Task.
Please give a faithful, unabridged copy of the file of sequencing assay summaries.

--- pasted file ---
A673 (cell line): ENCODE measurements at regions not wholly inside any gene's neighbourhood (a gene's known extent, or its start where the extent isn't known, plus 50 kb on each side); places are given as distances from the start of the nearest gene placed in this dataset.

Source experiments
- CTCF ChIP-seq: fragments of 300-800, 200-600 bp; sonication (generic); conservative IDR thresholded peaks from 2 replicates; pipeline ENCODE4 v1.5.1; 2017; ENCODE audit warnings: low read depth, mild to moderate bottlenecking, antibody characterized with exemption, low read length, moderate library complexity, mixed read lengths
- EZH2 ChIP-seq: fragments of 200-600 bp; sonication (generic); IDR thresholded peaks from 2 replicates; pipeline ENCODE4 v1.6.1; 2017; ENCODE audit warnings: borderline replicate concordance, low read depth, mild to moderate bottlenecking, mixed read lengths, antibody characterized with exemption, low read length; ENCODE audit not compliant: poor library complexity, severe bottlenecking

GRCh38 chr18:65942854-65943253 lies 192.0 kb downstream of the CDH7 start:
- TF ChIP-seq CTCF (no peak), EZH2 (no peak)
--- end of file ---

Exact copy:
A673 (cell line): ENCODE measurements at regions not wholly inside any gene's neighbourhood (a gene's known extent, or its start where the extent isn't known, plus 50 kb on each side); places are given as distances from the start of the nearest gene placed in this dataset.

Source experiments
- CTCF ChIP-seq: fragments of 300-800, 200-600 bp; sonication (generic); conservative IDR thresholded peaks from 2 replicates; pipeline ENCODE4 v1.5.1; 2017; ENCODE audit warnings: low read depth, mild to moderate bottlenecking, antibody characterized with exemption, low read length, moderate library complexity, mixed read lengths
- EZH2 ChIP-seq: fragments of 200-600 bp; sonication (generic); IDR thresholded peaks from 2 replicates; pipeline ENCODE4 v1.6.1; 2017; ENCODE audit warnings: borderline replicate concordance, low read depth, mild to moderate bottlenecking, mixed read lengths, antibody characterized with exemption, low read length; ENCODE audit not compliant: poor library complexity, severe bottlenecking

GRCh38 chr18:65942854-65943253 lies 192.0 kb downstream of the CDH7 start:
- TF ChIP-seq CTCF (no peak), EZH2 (no peak)